Location: Flores, Guatemala
Duration: Minimum 2 weeks, maximum 6 months commitment
Start Dates: 2022
Cost: $1,750 for initial 2 weeks course + $200 for any additional weeks – see ‘Costs’ tab for further details
- Work alongside veterinary and support staff, treating and rehabilitating many different species in this amazing location.
- Flexible placement, tailored according to your interests and abilities.
- Opportunity for individual research, investigation & dissertation research.
- Serious veterinary internship ideal for students of veterinary science, biology & zoology
The veterinary internships are available as 2-week placements with the option to add extra weeks as a volunteer. Depending on the length of your placement, you will take part in various procedures, lectures and daily veterinary activities around the centre, as well as a few outings to sights in the nearby area.
Students on a 2-week placement will be able to take part in the following activities;
- 6 hours of lecture time focusing on primates, psittacines & reptiles.
- 5 hours of necropsy review of documented past cases.
- 4 hours of practice, capture and management of primates, psittacines and reptiles.
- Obtaining and processing of blood samples and faecal matters of 6 species; primates, psitacines, reptiles, deer, coatimundi & one other, discussion and administration of needed treatment, and follow up.
- Participation in necropsies and administration of various veterinary treatments (surgery assistance and type of treatment depending on cases)
- Routine work with the animals and enclosures (cleaning, feeding, maintenance)
- Potential work with infant animals (case dependent)
- Possible additional work in Petencito zoo (1 day a week)
Veterinary curricula may vary in the order of material presentation and sometimes staff may assume you have knowledge of a subject to which you have not yet been introduced. This is especially true for first, second and third-year students. Don’t be afraid to admit inexperience. Remember, it’s better to admit inexperience than injure a patient!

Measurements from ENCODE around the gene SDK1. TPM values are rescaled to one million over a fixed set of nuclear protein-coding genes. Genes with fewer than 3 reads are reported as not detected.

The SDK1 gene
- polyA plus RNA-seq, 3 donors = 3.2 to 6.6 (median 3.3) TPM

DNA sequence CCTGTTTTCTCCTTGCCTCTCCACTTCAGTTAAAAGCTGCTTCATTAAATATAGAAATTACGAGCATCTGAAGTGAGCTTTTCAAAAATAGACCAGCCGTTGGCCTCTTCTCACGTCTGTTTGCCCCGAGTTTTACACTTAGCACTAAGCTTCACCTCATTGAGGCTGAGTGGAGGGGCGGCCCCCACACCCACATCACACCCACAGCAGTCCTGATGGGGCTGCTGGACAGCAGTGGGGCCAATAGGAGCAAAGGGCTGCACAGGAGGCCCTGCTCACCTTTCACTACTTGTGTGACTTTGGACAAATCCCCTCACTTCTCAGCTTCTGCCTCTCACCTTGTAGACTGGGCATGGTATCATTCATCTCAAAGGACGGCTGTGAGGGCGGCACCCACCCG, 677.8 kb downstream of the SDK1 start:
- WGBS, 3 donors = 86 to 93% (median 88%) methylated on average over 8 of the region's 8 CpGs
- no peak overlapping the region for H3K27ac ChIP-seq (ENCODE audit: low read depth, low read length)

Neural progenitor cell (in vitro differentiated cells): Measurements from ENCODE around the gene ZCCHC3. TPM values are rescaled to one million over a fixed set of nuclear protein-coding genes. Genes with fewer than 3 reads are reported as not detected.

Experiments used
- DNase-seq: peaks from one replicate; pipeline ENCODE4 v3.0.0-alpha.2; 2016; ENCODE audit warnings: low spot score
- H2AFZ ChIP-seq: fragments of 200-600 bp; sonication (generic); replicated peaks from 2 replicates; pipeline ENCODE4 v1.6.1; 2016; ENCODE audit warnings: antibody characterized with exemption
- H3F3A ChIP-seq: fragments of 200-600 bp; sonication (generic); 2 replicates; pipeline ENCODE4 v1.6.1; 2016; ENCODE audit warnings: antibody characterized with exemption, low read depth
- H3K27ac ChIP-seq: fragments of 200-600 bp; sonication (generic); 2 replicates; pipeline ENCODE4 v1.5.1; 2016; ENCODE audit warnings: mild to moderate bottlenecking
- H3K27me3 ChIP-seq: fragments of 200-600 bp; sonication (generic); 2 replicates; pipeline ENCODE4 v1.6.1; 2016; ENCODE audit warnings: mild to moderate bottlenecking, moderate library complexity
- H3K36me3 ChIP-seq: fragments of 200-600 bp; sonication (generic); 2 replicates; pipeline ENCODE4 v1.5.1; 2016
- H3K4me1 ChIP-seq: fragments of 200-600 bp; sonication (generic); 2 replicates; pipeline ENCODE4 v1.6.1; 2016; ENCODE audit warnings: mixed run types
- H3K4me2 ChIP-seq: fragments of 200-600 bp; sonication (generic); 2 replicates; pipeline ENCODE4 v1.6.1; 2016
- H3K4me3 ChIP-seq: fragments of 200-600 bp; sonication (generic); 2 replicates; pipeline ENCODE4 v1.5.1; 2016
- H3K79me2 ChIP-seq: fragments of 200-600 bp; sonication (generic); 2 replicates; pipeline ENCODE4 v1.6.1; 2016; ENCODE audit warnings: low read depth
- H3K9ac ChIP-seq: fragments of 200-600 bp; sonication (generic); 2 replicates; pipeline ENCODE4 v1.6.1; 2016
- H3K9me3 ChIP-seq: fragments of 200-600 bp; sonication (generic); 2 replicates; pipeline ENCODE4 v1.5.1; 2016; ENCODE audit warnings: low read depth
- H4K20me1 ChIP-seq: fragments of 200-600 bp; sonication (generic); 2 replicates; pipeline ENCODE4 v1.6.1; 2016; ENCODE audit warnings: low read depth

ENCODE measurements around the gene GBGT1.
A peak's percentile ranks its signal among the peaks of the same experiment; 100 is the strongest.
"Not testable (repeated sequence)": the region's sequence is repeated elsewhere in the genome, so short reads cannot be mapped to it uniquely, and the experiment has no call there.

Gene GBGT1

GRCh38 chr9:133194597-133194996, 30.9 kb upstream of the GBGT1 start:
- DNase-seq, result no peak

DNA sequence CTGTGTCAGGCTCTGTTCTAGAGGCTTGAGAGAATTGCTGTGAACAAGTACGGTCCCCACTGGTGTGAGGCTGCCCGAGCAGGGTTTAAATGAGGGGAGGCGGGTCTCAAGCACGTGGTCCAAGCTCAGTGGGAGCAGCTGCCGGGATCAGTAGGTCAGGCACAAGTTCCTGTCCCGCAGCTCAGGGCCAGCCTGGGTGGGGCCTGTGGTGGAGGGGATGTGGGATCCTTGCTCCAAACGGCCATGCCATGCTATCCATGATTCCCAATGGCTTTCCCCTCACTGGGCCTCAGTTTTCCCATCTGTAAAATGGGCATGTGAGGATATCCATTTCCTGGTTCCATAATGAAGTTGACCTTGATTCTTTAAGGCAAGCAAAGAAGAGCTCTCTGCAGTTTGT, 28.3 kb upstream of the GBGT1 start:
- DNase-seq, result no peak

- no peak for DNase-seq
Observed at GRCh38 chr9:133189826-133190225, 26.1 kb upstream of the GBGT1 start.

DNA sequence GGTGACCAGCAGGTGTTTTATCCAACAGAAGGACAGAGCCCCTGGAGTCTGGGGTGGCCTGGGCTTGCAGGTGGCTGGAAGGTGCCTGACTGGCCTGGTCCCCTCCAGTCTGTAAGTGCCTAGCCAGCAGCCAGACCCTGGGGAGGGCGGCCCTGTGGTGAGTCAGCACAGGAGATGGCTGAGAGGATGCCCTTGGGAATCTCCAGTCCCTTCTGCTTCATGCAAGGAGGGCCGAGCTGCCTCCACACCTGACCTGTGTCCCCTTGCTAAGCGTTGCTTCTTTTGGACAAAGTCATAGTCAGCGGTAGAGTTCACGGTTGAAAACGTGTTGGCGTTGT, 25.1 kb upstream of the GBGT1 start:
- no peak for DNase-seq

In addition to your Internship duties, a typical day on the project involves the following activities;
6:30 Animal Husbandry and Care
9:00-11:00 Chores around the Center
11:00 Animal Husbandry
12:00 Finish up Chores
2:00 Animal Husbandry
3:00 Individual projects, Relaxing, Trips to Flores, Swimming, Hiking.
6:00 Dinner & socializing
Much of the work that takes place at the Rescue Centre is in the maintenance and pre-rehabilitation areas; although in special cases they will help in the quarantine, clinic and rehabilitation cages. For long term volunteers or with advanced knowledge in animal care, there may be opportunities to feed baby birds like Parrots, woodpeckers, toucans and many other species.
When an animal requires it and the staff indicates it, some species like baby howler monkeys, baby anteaters and baby carnivores may need more attention, closer care and even hand feeding. This is where some long term volunteers can be taken in consideration for this responsibility.
The rescue center is equipped with a fully functional veterinary clinic where recently received animals receive immediate attention, special diets and treatments.
In addition to the regular daily feeding and care of the animals, we usually have special on-going activities in which you can participate. These activities include:
- Construction of cages or extra buildings.
- Gathering of wild foods for the animals.
- Giving tours and creating educational exhibits at Kinkajou Kingdom.
- Participating in additional environmental education activities and community projects
- “Enrichment” of cages and enclosures by adding toys, perches and other stimuli that help the animal in their rehabilitation process.
Depending on your experience and skills, you may also be asked to help in veterinary medical treatment and surgeries as well as in the periodic blood and feces samples we must take to monitor the health of the animals.
Perhaps the most satisfying work at the centre are the animal releases which we carry out 2-6 times per year. Volunteers may assist in these releases depending on time and space availability if the release is off site. All volunteers are able to participate in onsite releases.
The number of animals at the centre varies depending on the time of year (breeding/trafficking season is April-July) however there is constant work all year round for volunteers working in the enclosures with the animals. The amount of work varies depending on how many volunteers are at the centre, however when we have more volunteers we take advantage of any down times we have to do maintenance, or small project work to improve the centre.
In addition, you are encouraged to develop their own individual projects. If you see potential for such a special project, let us know and we will work with you to translate that idea into practice. In the past, volunteers have taken on projects such as developing interpretive exhibits and trails, studying the behaviours of animals in the centre and conducting educational activities in neighbouring schools. It’s great to have ideas, but sometimes the difficult part is translating those ideas into practice.
Travel & Accom.
You will be met at the local airport (connecting in Guatemala City international airport) where you will be taken to the Project HQ.
You will live at the Centre in a spacious two-story wooden building situated in a beautiful tropical forest with comfortable wooden bunk beds, “western” shower and toilet facilities and US-style 110 electricity. Volunteers eat and socialize at a separate spacious kitchen/dining room rancho and enjoy a very nice floating dock for late afternoon swims. There is a laundry service at an additional cost available at the Centre. You can get online in the nearby town of Flores, usually visited on weekends.